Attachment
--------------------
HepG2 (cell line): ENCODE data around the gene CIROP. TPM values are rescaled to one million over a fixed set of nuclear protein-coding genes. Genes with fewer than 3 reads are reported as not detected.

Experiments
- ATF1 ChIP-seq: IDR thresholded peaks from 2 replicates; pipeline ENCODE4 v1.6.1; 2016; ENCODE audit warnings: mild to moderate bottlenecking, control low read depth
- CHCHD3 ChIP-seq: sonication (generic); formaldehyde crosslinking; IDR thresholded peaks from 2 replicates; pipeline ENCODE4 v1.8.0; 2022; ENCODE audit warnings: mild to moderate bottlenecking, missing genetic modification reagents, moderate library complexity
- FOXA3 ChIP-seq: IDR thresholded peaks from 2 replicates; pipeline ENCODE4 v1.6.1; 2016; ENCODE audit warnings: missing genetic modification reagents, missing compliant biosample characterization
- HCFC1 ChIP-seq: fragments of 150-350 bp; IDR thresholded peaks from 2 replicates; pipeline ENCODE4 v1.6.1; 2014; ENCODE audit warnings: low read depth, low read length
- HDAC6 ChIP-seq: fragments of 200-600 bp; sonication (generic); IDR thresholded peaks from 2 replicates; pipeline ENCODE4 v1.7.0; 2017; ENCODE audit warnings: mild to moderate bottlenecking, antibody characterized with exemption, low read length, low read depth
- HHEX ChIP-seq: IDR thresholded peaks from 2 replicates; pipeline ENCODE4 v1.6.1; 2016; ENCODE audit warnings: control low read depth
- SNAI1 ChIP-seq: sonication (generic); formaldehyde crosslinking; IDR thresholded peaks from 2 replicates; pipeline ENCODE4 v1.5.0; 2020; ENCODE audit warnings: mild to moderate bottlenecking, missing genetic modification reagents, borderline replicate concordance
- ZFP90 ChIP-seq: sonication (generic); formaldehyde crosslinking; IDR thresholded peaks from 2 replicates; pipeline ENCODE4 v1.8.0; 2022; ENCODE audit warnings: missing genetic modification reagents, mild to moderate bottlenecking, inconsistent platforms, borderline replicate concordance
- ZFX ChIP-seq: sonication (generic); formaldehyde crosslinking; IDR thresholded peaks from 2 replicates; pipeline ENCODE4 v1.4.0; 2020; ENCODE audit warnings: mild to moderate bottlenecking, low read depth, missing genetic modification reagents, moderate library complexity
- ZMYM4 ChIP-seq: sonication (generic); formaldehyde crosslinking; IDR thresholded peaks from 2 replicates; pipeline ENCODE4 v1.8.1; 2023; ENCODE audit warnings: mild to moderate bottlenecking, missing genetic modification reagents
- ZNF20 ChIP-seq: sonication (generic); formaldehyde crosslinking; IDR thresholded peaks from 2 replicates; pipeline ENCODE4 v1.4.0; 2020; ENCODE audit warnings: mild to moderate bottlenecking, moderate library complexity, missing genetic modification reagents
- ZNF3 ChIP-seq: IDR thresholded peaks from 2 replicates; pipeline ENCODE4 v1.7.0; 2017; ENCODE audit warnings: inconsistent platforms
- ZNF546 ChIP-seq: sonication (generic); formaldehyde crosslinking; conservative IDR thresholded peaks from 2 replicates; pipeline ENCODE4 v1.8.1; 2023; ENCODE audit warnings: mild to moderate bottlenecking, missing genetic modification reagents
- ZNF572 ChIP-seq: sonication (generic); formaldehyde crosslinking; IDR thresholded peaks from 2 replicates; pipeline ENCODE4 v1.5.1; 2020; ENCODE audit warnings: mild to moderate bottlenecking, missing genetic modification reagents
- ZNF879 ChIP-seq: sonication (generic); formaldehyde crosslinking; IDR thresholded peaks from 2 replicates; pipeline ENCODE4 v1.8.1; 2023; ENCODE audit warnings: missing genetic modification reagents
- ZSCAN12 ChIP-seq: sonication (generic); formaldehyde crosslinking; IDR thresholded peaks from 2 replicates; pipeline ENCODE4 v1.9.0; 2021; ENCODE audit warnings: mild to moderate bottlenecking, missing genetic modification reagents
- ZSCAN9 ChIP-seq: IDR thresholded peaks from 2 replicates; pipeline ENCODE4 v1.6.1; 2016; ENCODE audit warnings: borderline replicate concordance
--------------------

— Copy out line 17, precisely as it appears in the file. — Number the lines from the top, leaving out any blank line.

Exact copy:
- ZNF879 ChIP-seq: sonication (generic); formaldehyde crosslinking; IDR thresholded peaks from 2 replicates; pipeline ENCODE4 v1.8.1; 2023; ENCODE audit warnings: missing genetic modification reagents